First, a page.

NEW ORLEANS - Something about Terrence Ross in the spotlight still seems unnatural, though he has proven that he's worthy of the attention.
On Saturday night he'll only take up a third of it when he aims to defend his Slam Dunk title in the new-look contest, taking place at New Orleans' Smoothie King Center.
A year ago, Ross defeated reigning champion and little-known Jazz forward Jeremy Evans in a fan vote, breathing some new life into a floundering competition.
But does he see himself as the defending champ?
"I only do that just because that's what everybody calls me or they always ask me if I'm going to defend my championship," said the Raptors' modest and soft-spoken sophomore, who was reluctant to re-enter the contest this season, though he felt obligated to. "I have to. I just feel like if you win a championship you have to defend it."
This year he'll share the court with a few more familiar faces. For the first time in 26 years, the Slam Dunk contest will feature three All-Stars, two of which compete on a team with Ross as the event takes on a controversial new format.
Teaming up with a couple of Eastern Conference All-Stars in Paul George and John Wall, Ross' squad will oppose All-Star Swiss Army knife Damian Lillard and the West's Harrison Barnes and Ben McLemore.
The contest's first round, a 90-second freestyle showcase, will force the teams to work together and assist on each other's dunks. Ross met with his teammates Thursday evening to rehearse and formulate a strategy. All three say they're ready to go.
"We got our game plan ready," said the Pacers' George, an All-Star starter. "We're all going to have fun with it, we're all going to be a part of one another's dunks so it'll be a fun game."
In the second round the East dunkers will go head-to-head with the competitors from the West until a team of three is crowned champion. Fans will then vote for the "Dunker of the Night" from the winning team. Intended to spice up an event that's lost its luster, the twist is one that may take some getting used to, one that not everyone is on board with. The participants, as you would expect, have high hopes for the new format.
"I personally like [the new format]," Ross said. "A lot of people don't like it but after they see what's going to happen, how the dunks are going to turn out everybody's going to like it."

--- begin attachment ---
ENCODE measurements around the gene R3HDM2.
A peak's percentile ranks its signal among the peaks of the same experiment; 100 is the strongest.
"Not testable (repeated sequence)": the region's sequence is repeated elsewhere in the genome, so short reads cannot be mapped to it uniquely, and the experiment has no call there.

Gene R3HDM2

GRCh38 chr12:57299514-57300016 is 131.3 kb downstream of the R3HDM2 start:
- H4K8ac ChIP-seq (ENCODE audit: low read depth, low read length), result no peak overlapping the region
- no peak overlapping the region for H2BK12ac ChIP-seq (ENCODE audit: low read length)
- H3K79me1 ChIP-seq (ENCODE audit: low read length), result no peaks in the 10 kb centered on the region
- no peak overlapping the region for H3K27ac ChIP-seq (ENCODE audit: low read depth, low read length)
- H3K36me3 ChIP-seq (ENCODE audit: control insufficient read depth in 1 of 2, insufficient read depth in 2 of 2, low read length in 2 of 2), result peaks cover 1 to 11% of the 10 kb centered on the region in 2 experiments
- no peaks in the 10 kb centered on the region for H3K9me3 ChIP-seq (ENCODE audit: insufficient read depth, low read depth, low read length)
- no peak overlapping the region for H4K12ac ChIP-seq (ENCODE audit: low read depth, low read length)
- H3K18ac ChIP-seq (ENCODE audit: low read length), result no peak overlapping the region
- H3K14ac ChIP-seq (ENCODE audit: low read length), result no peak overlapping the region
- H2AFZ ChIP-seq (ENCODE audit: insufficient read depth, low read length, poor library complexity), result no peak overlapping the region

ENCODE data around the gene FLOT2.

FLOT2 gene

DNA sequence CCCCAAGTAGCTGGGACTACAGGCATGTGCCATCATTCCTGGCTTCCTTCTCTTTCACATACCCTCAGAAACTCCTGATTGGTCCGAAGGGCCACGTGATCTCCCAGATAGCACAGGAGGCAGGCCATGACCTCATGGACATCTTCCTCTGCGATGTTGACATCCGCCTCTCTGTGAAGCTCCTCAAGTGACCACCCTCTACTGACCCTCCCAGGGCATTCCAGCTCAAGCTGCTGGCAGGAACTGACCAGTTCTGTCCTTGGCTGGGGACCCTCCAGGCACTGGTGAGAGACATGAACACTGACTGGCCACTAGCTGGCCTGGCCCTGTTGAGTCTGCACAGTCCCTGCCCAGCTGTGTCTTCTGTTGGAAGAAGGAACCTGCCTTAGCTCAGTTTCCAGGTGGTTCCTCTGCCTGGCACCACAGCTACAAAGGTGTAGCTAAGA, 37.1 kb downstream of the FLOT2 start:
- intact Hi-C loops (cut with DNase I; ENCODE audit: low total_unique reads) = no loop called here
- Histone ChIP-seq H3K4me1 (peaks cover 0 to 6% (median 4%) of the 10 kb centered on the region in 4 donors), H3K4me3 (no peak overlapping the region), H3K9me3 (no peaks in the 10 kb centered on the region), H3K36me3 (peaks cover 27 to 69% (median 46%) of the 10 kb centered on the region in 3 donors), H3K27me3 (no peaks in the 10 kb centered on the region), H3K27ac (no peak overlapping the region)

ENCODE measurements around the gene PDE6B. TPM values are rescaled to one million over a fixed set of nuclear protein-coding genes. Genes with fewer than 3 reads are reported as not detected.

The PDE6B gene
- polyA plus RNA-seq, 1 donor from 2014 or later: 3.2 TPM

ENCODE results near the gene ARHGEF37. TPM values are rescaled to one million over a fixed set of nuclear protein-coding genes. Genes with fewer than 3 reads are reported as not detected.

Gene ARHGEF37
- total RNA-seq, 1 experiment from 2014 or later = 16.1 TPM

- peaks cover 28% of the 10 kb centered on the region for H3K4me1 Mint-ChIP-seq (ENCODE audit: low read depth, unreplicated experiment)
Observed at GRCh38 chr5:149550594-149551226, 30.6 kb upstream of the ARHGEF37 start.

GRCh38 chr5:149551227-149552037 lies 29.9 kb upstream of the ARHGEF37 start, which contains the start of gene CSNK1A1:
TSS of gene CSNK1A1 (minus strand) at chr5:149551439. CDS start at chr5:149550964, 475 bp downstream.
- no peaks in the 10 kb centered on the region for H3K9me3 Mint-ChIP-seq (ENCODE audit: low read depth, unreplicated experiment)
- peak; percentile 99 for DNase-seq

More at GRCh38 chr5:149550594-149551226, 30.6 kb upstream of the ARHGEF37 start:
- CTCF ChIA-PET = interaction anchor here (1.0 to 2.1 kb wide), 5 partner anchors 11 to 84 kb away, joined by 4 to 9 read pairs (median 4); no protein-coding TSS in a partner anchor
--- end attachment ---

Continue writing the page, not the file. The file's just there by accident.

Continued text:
"I think it makes it more fun," Lillard agreed. "It's a little bit less pressure on each individual dunker, it's a little more of a group thing and a team thing."
However, not everyone is so optimistic.
"I just feel like the dunk contest from back in the day has always been pretty simple and that's what made it good," said All-Star forward Blake Griffin, who won the 2011 competition after jumping over the hood of a Kia. "So I don't know how I feel about putting in a lot of extra stuff. I think it should just be get out there and let them dunk. I think they've made it a little too rigid. Just kind of make it more free and let guys have more fun with it and I think they'll get better results out of it."
Whether you love it, hate it, sit somewhere in between or are reserving judgment, the NBA will take another stab at reinventing an event that is still haunted by the memory of Vince Carter's iconic performance in 2000.
14 years after that fateful night in Oakland, Carter's show-stopping dunks remain a hot topic of conversation at All-Star weekend. At the time it was exactly what the dunk-off needed, problem is Carter set the bar too high.
"It was almost like he made it feel like it wasn't a dunk contest," said Ross, who was just nine years old when he watched Carter make history. "It was kind of like a clinic or like a tutorial, how he just went out there and every dunk he did was like first try, done, 50. It was unreal to see because you haven't seen anybody shut down a dunk contest since."
No one has topped it and perhaps no one ever will. All the format changes in the world won't change that but an infusion of young talent and star power could.
With Ross, the defending champ, facing off against three brand-name players, there's more excitement going into this weekend's event than there has been in years past. Still, everyone is clamouring to see a certain MVP throw his hat in the ring.
"LeBron (James) would make the Dunk Contest so much more exciting," Ross admitted. "He would have people hanging from the ceiling just to try to get in and watch it. The atmosphere would probably be unreal and that's something I would like to experience. If he ever does it I would sign up again for it. Hopefully one day he does it."
He has a Dunk Contest trophy on his shelf and a 51-point game on his resume, yet Ross is still getting comfortable with the attention. It took him a little while to allow his excitement to build up and come out but with a new format and fresh competition, the 23-year-old finally has his game face on. Better late than never.
"That's even more incentive for me to go in now and try to do it again," he said. "It's like a new contest."